The series of events at Mozilla over the past 2 weeks has been charged with emotion, principle, opinion and most certainly, consequences. While the dust is far from settled, I am at last feeling able to formulate a few salient, if not preliminary, conclusions.
Mozilla is a unique animal. We’re a company. We’re a non-profit. We’re a mission-driven org. We’re makers of products and just as significantly, a global community and yes, social movement that focuses on protecting the web which we view as a public good. Trying to extrapolate certain lessons from what has happened typically falls short because we straddle so many worlds and categories. Some people who have said this best:
- Pascal Finette. Pascal hired me at Mozilla and worked in a variety of capacities over his 4.5 years there, the last of which was working directly with our Chair).
- Mark Surman. Mark heads up our Foundation side of things (if you don’t know quite what I am referring to, see my primary point I’m making e.g. we are a hybrid of ‘things’ and typical categories fall short).
Leadership has special requirements. As Mozilla board member Reid Hoffman explained, it entails a ‘head of state’ component – meaning one who can influence, mobilize and exercise diplomacy in complex situations. When the leader is of an organization as diverse and global as Mozilla, additional constraints apply. Some people who got this right include:
- Lauren Bacon. Lauren’s part of a discussion list I am on and knows a number of Mozillians and our work.
And yet…. unfortunately these very important distinctions have escaped much of the public dialogue. It’s disheartening to see how many posts pretty much equate Mozilla to any organization and the CEO to any employee in order to make linkbait-friendly conclusions such as “Mozilla’s Gay Marriage Litmus Test Violates Liberal Values” (my love for this publication has been waning over the past few years; this doesn’t help) or “Brendan Eich’s Defenestration” Let’s just forget that he resigned against the wishes of the board. In fact, let’s just forget any of the facts since facts actually typically backfire.
Mercifully a few thoughtful writers are starting to resist the urge to cave in to the temptation to draw rapid, polarizing and simplistic conclusions (which have the additional benefit of attracting traffic) and instead do some balanced, researched thinking and reporting on the issues at hand. A sample:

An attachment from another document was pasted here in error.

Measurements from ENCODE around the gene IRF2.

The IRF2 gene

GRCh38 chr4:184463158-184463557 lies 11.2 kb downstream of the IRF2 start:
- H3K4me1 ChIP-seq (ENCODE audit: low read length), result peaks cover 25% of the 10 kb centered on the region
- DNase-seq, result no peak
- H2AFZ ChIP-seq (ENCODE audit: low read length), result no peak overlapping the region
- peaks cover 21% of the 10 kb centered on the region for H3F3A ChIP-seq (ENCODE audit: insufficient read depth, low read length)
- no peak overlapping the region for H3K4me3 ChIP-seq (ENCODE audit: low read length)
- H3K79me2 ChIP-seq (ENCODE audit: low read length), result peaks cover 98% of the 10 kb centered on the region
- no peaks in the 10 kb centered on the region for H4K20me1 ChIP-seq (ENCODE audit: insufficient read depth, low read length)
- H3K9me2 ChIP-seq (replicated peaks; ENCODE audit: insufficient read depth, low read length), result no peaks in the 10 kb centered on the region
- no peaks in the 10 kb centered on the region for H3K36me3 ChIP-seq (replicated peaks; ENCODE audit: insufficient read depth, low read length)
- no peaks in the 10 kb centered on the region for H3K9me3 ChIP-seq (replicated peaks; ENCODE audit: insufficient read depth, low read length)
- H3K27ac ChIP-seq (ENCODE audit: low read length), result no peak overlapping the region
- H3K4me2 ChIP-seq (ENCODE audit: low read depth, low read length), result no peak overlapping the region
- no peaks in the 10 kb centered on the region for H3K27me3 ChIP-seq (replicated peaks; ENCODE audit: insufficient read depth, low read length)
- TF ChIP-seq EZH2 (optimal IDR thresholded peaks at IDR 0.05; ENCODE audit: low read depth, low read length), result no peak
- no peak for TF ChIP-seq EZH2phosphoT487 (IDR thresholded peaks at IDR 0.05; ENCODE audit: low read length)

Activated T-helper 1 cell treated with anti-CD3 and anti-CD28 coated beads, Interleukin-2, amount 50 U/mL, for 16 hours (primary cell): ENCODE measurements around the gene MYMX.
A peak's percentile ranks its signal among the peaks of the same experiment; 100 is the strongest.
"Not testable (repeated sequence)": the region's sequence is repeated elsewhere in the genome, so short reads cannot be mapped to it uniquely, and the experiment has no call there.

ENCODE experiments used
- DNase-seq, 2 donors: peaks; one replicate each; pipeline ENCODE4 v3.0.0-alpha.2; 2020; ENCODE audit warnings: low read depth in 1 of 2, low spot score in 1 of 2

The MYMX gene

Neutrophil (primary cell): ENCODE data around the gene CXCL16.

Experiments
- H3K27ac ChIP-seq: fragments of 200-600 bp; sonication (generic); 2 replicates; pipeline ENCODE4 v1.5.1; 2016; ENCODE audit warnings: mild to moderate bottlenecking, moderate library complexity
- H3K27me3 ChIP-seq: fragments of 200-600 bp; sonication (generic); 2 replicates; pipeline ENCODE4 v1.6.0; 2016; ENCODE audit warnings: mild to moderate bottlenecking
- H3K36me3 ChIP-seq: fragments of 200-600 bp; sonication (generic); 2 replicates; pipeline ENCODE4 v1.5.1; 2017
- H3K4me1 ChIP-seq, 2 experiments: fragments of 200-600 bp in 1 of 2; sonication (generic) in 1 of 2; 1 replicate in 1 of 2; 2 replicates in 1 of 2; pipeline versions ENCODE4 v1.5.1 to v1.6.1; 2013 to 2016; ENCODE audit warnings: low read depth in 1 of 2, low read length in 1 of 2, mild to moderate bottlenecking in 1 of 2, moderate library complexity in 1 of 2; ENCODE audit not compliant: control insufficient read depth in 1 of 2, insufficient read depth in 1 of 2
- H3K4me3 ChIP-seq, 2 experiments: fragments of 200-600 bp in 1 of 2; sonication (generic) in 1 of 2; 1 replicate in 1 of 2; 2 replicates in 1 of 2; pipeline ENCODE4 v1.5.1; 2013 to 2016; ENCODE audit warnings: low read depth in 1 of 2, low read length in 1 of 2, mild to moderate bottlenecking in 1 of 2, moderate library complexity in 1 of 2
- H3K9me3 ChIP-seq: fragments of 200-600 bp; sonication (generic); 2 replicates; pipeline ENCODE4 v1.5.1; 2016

- The New York Times
- John Scalzi, who I stumbled upon in this mess and as such, whose very existence has reminded me that silver linings exist.
So, what now? While this emergence of more holistic writing gives me hope that with a little more time and thoughtfulness, a more balanced, reasonable and better telling of the story will ultimately emerge, the episode gives me pause. In a world where we crave not only real-time information, but real-time conclusions, where is the room for complexity? For exceptions to the axioms and memes that attract so much web traffic? How can we pause and absorb complexity?
Cultures lives in three states. The first state is barbarism. Barbarians believe that the customs of their village are the laws of nature and that anyone who doesn’t live the way the live is beneath contempt and requiring redemption and destruction. The third state is decadence. Decadents cynically believe that nothing is better than anything else. If they hold anyone in contempt, it is those that believe in anything. Nothing is worth fighting for.
Civilization is the second and most rare state. Civilized people are able to balance two contradictory thoughts in their minds. They believe that there are truths and that their cultures approximate those truths. At the same time, they hold open their mind the possibility that they are in error.
The piece does not draw a clear conclusion on what state we are currently in, and I’m not sure myself. Except that this doesn’t feel like civilization. Perhaps I’m still processing. Which makes sense….because this is complex.
p.s. I left comments open. If you are so inclined, please read this.